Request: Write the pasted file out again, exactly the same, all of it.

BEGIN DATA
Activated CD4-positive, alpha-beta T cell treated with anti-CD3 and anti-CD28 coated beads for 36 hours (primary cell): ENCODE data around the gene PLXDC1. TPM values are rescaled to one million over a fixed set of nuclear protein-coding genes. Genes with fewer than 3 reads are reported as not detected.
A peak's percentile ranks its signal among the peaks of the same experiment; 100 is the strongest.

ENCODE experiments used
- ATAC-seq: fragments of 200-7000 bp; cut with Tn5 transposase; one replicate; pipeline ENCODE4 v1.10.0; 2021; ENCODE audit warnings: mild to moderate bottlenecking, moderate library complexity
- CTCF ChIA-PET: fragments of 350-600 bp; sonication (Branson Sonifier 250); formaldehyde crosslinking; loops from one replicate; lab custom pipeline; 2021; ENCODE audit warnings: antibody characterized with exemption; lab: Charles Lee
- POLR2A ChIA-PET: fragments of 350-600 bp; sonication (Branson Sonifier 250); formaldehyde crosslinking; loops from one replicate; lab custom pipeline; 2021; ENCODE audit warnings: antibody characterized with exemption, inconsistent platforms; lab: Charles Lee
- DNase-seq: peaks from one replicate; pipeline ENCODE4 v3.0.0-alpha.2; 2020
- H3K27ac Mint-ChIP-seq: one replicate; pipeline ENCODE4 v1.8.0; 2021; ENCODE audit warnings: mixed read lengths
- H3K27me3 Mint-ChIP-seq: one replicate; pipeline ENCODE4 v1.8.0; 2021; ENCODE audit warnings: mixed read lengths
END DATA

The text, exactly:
Activated CD4-positive, alpha-beta T cell treated with anti-CD3 and anti-CD28 coated beads for 36 hours (primary cell): ENCODE data around the gene PLXDC1. TPM values are rescaled to one million over a fixed set of nuclear protein-coding genes. Genes with fewer than 3 reads are reported as not detected.
A peak's percentile ranks its signal among the peaks of the same experiment; 100 is the strongest.

ENCODE experiments used
- ATAC-seq: fragments of 200-7000 bp; cut with Tn5 transposase; one replicate; pipeline ENCODE4 v1.10.0; 2021; ENCODE audit warnings: mild to moderate bottlenecking, moderate library complexity
- CTCF ChIA-PET: fragments of 350-600 bp; sonication (Branson Sonifier 250); formaldehyde crosslinking; loops from one replicate; lab custom pipeline; 2021; ENCODE audit warnings: antibody characterized with exemption; lab: Charles Lee
- POLR2A ChIA-PET: fragments of 350-600 bp; sonication (Branson Sonifier 250); formaldehyde crosslinking; loops from one replicate; lab custom pipeline; 2021; ENCODE audit warnings: antibody characterized with exemption, inconsistent platforms; lab: Charles Lee
- DNase-seq: peaks from one replicate; pipeline ENCODE4 v3.0.0-alpha.2; 2020
- H3K27ac Mint-ChIP-seq: one replicate; pipeline ENCODE4 v1.8.0; 2021; ENCODE audit warnings: mixed read lengths
- H3K27me3 Mint-ChIP-seq: one replicate; pipeline ENCODE4 v1.8.0; 2021; ENCODE audit warnings: mixed read lengths